All three agencies began immediately to modernize their regulations and close many of the loopholes that kept federal agencies from ensuring the safety of chemical plants. EPA succeeded in modernizing its RMP rule in the waning days of the Obama administration. EPA’s new rule significantly improved communication between facilities and emergency responders, clarified information that emergency responders need to safely respond to incidents, required root cause analyses of chemical plant incidents and near misses, and required chemical facilities to consider “inherently safer” chemicals and production processes.
OSHA began work on modernizing its Process Safety Management Standard, but didn’t get beyond the early stages of the massive rulemaking before the end of the Obama administration.
The Executive Order also called on OSHA to fix its flawed PSM “retail exemption.” After the West Fertilizer explosion, OSHA discovered that the facility was not covered by OSHA’s PSM standard and had therefore not been inspected since the mid-1980s. The reason was the little known “retail exemption” that categorized the fertilizer facility as a retail establishment, exempted from the PSM standard, despite the thousands of pounds of ammonium nitrate and anhydrous ammonia it contained. OSHA set out to fix the flawed definition of a retail establishment, but the Agricultural Retailers Association successfully lobbied Congress to stop OSHA from regulating such establishments, and the Court later said that OSHA had to go through a full lengthy rulemaking to make the change.
In October, 2013, OSHA determined that several standards, including its Explosives and Blasting Agents standard were violated and fined the company $118,000. In January 2016, the US Chemical Safety and Hazard Investigation Board issued a report blaming the explosion on faulty storage of AN and the lack of a fire detection system. The CSB also concluded that OSHA and EPA regulations failed to ensure AN safety. The Board made numerous recommendations including updating EPA and OSHA regulations regarding safe storage of AN and other reactive chemicals, and improving the emergency response process.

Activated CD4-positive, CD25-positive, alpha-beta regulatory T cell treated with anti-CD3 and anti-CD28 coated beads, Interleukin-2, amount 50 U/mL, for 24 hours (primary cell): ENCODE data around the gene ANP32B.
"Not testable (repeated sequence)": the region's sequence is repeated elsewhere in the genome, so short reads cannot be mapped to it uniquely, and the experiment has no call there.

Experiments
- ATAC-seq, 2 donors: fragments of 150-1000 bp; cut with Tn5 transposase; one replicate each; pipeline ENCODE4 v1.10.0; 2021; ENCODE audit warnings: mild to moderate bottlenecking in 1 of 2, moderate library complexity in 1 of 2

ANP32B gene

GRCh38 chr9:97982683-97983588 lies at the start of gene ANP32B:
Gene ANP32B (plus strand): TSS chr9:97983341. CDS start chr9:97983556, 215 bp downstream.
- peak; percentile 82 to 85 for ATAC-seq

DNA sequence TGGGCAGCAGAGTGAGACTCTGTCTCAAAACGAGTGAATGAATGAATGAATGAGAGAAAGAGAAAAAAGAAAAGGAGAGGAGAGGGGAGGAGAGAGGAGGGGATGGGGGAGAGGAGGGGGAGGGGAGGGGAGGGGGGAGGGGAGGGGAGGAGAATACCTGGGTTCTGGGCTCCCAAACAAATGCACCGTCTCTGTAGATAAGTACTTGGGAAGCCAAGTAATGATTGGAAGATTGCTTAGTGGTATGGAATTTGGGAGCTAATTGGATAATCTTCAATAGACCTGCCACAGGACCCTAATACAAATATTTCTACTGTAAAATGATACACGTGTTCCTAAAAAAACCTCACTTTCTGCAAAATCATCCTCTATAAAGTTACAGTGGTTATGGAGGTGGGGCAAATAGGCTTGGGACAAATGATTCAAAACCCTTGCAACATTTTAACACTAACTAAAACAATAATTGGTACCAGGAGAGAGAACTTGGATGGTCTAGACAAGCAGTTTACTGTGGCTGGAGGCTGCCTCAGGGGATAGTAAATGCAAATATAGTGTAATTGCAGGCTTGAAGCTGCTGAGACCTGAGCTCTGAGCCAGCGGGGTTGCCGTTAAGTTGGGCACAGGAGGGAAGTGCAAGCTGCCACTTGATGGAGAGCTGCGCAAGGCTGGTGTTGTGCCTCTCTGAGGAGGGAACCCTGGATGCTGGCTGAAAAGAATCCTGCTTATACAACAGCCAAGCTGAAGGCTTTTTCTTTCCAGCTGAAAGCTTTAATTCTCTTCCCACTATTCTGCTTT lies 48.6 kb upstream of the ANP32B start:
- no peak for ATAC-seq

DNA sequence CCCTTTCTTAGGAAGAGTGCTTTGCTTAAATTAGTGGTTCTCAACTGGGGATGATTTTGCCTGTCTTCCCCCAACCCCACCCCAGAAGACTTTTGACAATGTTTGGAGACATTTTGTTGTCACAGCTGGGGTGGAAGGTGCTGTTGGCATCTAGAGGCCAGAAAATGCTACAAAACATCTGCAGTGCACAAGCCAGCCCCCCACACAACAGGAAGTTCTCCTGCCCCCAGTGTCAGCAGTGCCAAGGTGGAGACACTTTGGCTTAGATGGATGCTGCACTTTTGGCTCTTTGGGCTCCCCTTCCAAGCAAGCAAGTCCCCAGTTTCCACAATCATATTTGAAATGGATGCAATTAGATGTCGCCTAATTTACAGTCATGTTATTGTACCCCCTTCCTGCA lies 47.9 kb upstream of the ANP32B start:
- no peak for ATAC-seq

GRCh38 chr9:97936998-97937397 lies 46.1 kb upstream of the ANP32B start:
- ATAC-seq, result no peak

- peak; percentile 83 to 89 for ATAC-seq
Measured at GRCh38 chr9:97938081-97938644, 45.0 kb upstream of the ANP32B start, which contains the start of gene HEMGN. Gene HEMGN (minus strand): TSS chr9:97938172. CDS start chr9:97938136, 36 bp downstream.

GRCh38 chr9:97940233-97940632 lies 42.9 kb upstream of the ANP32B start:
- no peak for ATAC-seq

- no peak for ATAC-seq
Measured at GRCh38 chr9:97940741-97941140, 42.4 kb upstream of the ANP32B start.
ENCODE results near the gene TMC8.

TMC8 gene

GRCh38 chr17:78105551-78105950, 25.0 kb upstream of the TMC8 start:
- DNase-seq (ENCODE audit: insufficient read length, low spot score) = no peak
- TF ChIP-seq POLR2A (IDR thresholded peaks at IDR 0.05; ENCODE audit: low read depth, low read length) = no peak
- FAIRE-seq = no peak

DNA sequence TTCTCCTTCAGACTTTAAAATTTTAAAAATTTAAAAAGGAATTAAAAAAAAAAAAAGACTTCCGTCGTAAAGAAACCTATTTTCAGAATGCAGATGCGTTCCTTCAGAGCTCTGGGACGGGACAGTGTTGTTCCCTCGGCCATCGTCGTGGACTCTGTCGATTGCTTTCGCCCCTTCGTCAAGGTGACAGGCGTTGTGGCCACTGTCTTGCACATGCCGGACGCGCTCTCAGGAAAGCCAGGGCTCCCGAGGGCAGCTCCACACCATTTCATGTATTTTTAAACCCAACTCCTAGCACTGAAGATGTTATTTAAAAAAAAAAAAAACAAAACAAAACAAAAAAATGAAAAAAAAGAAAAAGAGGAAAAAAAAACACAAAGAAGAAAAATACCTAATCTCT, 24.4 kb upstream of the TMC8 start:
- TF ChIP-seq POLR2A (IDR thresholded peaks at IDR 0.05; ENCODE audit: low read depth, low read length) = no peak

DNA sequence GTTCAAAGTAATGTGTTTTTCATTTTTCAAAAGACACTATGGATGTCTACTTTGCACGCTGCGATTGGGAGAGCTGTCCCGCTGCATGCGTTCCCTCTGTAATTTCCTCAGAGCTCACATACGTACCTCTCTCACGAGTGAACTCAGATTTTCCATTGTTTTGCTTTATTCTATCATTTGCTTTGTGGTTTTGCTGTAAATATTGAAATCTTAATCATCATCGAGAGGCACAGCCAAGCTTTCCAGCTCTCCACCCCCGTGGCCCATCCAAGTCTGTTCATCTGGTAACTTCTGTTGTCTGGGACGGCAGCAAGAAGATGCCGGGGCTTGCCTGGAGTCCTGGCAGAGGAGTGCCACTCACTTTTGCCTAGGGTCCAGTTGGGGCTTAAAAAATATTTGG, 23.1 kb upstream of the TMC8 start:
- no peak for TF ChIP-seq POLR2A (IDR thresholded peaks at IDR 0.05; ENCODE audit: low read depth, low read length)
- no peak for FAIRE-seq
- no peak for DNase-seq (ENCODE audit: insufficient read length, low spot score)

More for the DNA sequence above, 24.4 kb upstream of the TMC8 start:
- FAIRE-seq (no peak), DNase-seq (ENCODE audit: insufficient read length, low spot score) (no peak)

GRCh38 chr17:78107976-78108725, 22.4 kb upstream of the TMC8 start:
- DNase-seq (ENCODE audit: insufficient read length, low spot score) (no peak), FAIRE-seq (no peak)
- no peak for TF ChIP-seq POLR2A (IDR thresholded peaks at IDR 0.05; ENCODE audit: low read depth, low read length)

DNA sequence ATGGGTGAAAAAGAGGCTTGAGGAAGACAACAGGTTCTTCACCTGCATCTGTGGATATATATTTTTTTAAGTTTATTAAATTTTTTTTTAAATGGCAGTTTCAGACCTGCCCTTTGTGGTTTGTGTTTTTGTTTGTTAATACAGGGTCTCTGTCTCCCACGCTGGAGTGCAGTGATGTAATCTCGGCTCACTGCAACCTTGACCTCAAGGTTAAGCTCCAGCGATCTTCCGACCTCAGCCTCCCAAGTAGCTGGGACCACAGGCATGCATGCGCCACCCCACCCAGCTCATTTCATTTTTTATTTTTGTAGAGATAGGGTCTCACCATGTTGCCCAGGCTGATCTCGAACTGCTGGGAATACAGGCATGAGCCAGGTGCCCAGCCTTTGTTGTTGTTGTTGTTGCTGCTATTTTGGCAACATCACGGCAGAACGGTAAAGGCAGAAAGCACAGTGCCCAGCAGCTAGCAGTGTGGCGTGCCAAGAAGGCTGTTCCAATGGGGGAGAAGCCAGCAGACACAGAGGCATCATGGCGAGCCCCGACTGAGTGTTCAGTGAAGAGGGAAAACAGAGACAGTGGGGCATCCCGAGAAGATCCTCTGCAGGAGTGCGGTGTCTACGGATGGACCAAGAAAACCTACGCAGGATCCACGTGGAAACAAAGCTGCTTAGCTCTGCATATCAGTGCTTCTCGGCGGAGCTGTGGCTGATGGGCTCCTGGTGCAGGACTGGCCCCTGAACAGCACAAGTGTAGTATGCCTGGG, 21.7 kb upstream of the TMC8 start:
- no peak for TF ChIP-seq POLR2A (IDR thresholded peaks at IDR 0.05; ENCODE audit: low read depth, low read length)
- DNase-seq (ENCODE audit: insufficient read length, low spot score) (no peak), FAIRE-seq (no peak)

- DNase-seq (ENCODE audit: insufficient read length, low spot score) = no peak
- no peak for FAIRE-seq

In May 2016, the Bureau of Alcohol, Tobacco and Firearms (BATF) shocked the country by announcing that they had determined that the fire that led to the explosion was a criminal act and that they believed that someone had deliberately set the fertilizer plant on fire. The agency also offered “a reward of up to $50,000 for information leading to the arrest of the person or persons responsible for the fire and subsequent explosion.” (For all of you fire detectives out there, the reward has never been collected. You know what to do.)
Unfortunately, ATF did not actually have any evidence of arson, but rather used the discredited method of “negative corpus” to reach that conclusion. Negative corpus basically means that if you can’t figure out the cause of a fire, it must have been intentional. The National Fire Protection Association (NFPA) has declared “negative corpus” to be a violation of scientific method. (If you’re interested, I have written about this problem here, here and here.)
Trump: Chemical Industry Takes Over EPA
Just over a month into the Trump administration, the RMP Coalition (the American Chemistry Council, the American Forest and Paper Association, the American Fuel and Petrochemical Manufacturers, the American Petroleum Institute, the Chamber of Commerce of the United States of America, the National Association of Manufacturers, and the Utility Air Regulatory Group) petitioned new EPA Administrator Scott Pruitt to stay the EPA rule.